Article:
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Pelvic Reconstruction with a Structural Pelvic Allograft After Resection of a Malignant Bone Tumor
Christian Delloye, MD, PhD1; Xavier Banse, MD, PhD1; Bénédicte Brichard, MD, PhD1; Pierre-Louis Docquier, MD1; Olivier Cornu, MD1
1 Divisions of Orthopaedic Surgery (C.D., X.B., P.-L.D., and O.C.) and Pediatric Oncology (B.B.), Department of Surgery, Cliniques Universitaires St.-Luc, 10, avenue Hippocrate, B1200 Brussels, Belgium. E-mail address for C. Delloye: delloye@orto.ucl.ac.be
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Disclosure: The authors did not receive any outside funding or grants in support of their research for or preparation of this work. Neither they nor a member of their immediate families received payments or other benefits or a commitment or agreement to provide such benefits from a commercial entity. No commercial entity paid or directed, or agreed to pay or direct, any benefits to any research fund, foundation, division, center, clinical practice, or other charitable or nonprofit organization with which the authors, or a member of their immediate families, are affiliated or associated.
Investigation performed at the Cliniques Universitaires St.-Luc, Brussels, Belgium

The Journal of Bone and Joint Surgery, Incorporated
J Bone Joint Surg Am, 2007 Mar 01;89(3):579-587. doi: 10.2106/JBJS.E.00943
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Background: Reconstruction of the pelvic arch after resection of a malignant pelvic tumor remains a major surgical challenge because of the high rate of associated complications. The purpose of this investigation was to assess the functional outcome and complication rate following treatment with a bone allograft to reconstruct the pelvis.

Methods: Twenty-four consecutive patients underwent excision of a malignant pelvic bone tumor and reconstruction with a pelvic bone allograft. The living patients were followed for a minimum of twenty-four months. There were nineteen primary malignant bone tumors, sixteen of which were high-grade sarcomas, and there were five isolated metastases. Patients were examined clinically and radiographically and were assessed functionally with the Musculoskeletal Tumor Society score.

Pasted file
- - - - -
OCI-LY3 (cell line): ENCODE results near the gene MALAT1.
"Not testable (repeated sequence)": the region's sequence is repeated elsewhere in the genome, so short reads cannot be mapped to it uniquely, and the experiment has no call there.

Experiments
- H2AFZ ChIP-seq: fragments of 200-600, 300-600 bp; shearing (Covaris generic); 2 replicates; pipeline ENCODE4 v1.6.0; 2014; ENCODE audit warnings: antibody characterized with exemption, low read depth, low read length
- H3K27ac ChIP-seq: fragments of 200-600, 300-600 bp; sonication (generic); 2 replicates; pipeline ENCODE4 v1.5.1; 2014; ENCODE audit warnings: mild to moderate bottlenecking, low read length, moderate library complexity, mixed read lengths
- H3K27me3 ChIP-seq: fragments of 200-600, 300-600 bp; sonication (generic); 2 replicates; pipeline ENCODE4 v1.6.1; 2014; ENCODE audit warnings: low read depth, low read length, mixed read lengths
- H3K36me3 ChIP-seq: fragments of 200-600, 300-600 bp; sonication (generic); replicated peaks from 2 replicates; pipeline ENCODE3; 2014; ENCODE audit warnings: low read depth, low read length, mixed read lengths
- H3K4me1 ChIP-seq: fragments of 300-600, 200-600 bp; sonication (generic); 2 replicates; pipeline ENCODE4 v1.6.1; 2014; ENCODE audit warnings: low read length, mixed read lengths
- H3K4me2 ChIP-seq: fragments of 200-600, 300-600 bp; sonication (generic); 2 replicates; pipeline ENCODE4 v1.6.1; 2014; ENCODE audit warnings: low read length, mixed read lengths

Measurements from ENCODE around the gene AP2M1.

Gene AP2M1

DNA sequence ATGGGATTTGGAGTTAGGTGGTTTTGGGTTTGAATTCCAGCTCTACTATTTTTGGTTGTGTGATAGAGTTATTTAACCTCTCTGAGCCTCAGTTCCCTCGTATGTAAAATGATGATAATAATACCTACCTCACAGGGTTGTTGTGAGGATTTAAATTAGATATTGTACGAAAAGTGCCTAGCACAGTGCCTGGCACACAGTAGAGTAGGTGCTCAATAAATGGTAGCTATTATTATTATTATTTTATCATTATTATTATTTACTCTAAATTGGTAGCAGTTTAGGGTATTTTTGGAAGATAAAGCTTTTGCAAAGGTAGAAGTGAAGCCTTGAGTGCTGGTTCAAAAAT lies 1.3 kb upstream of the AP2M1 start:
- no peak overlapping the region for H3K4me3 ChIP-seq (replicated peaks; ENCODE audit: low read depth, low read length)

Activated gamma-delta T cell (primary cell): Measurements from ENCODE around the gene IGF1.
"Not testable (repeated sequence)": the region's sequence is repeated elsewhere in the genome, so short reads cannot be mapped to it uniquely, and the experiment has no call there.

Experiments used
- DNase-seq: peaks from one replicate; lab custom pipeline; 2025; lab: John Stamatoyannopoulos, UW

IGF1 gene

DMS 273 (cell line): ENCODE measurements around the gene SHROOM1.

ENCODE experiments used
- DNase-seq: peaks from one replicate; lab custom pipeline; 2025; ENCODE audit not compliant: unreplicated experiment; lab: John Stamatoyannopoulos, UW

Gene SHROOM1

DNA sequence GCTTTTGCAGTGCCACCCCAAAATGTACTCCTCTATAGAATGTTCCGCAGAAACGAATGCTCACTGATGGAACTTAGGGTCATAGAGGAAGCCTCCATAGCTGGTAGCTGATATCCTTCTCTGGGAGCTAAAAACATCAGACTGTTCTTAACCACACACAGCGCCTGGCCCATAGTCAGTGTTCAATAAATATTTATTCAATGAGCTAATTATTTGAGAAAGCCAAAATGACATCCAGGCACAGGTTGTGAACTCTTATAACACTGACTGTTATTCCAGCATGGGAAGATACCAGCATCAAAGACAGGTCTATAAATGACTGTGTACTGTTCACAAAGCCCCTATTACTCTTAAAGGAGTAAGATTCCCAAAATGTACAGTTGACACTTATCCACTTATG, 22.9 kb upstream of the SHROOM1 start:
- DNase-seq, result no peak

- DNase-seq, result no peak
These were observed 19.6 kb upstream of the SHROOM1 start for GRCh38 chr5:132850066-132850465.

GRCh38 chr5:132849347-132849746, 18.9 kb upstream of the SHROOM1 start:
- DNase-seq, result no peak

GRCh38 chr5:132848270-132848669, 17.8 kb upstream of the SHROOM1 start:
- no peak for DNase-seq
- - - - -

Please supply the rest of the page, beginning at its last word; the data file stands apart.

Results: The mean age of the patients at the time of the index surgery was thirty-four years, and the mean duration of follow-up was forty-one months. Eighteen of the twenty-four resections involved the periacetabular area and were followed by reconstruction either with a hip prosthesis (thirteen) or with an osteochondral allograft alone (five). The six other resections involved the iliac bone. All patients received a massive bone allograft that had been sterilely procured without secondary irradiation. At the time of our last evaluation, eight patients were alive and free of disease. Seven patients had a local recurrence. Neurological deficits were present in six patients, and three had a deep infection. Nonunion of three of the sixteen allografts that could be evaluated was observed. Neither graft fracture nor lysis was observed. Eleven patients underwent surgical revision, with nine of these revisions related to the reconstruction. The average Musculoskeletal Tumor Society score at the time of the latest follow-up was 73% of the maximal possible score. The average score was 82% for the eleven patients with an age of less than twenty years at the time of the index procedure and 65% for the thirteen older patients. Ten patients walked without any assistive device, and five of them had normal function with no or only a slight limp.

Conclusions: Pelvic reconstruction after a limb-sparing resection is associated with a high risk of surgical complications and usually should be reserved for patients with a primary bone sarcoma. A pelvic allograft can restore the anatomy and provide good functional results, especially in young patients. Nonunion was the most common allograft-related complication.

Level of Evidence: Therapeutic Level IV. See Instructions to Authors for a complete description of levels of evidence.

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    Accreditation Statement
    These activities have been planned and implemented in accordance with the Essential Areas and policies of the Accreditation Council for Continuing Medical Education (ACCME) through the joint sponsorship of the American Academy of Orthopaedic Surgeons and The Journal of Bone and Joint Surgery, Inc. The American Academy of Orthopaedic Surgeons is accredited by the ACCME to provide continuing medical education for physicians.
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